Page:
Here, Dewey notes, the individual recedes into the background, and the development of the state replaces the development of the individual.  This led to a transformation in educational theory:

 

117 since the maintenance of a particular national sovereignty required subordination of individuals to the superior interests of the state both in military defense and in struggles for international supremacy in commerce, social efficiency was understood to imply a like subordination.  The educational process was taken to be one of disciplinary training rather than of personal development. 

 

On pp. 117-118 Dewey discusses the difference between Kant’s “cosmopolitan” views and Fichte and Hegel’s “nationalistic” views. 

 

     He then draws several “conclusions” from his brief historical survey.  First that discussions of educational theory need to be tied to their social contexts [118].  Secondly:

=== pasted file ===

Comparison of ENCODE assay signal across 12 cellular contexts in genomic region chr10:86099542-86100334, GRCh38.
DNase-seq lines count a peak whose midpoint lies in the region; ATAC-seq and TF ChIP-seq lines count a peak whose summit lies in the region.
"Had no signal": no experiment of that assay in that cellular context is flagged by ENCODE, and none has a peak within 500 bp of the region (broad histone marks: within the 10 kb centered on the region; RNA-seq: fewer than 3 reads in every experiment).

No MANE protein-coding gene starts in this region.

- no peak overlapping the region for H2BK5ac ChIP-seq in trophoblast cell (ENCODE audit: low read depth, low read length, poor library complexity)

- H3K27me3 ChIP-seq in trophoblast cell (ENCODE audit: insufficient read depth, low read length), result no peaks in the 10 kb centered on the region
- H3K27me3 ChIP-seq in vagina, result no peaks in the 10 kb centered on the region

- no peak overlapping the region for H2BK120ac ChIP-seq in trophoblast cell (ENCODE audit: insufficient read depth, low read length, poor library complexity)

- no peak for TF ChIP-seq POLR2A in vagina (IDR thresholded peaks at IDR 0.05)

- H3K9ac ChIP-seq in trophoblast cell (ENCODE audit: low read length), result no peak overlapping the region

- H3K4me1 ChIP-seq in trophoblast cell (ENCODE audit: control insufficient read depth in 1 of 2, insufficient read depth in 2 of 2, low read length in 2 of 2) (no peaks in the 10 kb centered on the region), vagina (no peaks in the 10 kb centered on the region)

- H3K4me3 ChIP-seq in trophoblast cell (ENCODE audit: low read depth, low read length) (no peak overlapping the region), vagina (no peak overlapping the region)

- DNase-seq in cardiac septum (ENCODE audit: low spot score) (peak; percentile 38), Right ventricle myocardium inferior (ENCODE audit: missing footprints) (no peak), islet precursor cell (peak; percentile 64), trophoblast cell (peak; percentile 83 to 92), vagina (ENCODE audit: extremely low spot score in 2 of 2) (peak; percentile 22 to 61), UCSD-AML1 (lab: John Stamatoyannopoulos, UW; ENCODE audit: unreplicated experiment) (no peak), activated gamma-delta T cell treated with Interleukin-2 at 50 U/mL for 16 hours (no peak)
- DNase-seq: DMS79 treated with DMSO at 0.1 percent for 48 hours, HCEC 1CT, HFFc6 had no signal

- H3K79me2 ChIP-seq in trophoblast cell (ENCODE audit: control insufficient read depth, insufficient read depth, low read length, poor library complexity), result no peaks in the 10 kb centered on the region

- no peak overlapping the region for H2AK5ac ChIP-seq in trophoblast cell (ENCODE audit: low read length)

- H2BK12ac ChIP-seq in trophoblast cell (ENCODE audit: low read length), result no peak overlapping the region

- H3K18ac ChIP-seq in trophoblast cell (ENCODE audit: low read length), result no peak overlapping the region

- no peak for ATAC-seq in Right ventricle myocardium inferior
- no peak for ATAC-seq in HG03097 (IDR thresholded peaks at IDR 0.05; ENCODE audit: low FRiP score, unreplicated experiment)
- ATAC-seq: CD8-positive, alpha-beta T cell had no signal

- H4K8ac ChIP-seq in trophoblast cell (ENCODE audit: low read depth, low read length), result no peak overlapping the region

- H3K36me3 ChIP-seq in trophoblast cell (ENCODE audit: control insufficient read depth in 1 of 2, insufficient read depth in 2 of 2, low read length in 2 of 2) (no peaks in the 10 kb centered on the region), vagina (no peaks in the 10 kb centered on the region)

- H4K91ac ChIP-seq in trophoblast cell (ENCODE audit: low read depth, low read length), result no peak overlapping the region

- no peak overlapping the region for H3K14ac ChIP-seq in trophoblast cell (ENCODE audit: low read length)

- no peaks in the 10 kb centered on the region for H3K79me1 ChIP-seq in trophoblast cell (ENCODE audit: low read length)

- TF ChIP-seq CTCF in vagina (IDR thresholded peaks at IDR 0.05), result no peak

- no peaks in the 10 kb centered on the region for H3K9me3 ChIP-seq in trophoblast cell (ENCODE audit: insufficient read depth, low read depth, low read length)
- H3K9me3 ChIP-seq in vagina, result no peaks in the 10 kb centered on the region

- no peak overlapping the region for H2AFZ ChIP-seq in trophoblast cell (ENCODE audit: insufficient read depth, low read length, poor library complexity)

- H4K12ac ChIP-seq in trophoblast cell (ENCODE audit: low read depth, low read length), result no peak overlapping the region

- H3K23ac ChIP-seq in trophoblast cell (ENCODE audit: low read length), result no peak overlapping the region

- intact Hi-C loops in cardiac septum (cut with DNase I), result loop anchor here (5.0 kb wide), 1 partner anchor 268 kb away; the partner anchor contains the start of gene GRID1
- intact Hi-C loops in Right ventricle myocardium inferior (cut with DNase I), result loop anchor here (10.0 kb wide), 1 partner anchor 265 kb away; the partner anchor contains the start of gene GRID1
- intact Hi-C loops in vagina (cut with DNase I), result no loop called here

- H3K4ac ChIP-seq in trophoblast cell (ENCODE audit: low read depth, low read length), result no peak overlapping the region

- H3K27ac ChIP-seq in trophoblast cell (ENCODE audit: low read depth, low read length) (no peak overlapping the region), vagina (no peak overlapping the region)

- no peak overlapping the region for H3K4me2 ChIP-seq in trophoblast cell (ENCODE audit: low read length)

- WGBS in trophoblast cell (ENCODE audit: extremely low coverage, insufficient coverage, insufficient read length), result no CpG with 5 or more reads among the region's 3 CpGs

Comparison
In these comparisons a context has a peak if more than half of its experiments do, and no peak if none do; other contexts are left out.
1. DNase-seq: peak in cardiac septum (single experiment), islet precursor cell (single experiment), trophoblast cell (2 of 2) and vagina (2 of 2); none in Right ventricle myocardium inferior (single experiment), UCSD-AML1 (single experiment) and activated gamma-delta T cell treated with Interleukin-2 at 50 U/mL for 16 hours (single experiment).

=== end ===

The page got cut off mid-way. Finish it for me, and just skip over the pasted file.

[119] one of the fundamental problems of education in and for a democratic society is set by the conflict of a nationalistic and a wider social aim.  The earlier cosmopolitan and “humanitarian” conception suffered both from vagueness and from lack of definite organs of execution and agencies of administration…. 

  This confusion corresponds to the existing situation of human intercourse.  On the one hand, science, commerce, and art transcend national boundaries.  They are largely international in quality and method….At the same time, the idea of national sovereignty has never been accentuated in politics as it is at the present time [916]….This contradiction…exacts of educational theory a clearer conception of “social” as a function and test of education than has yet been attained.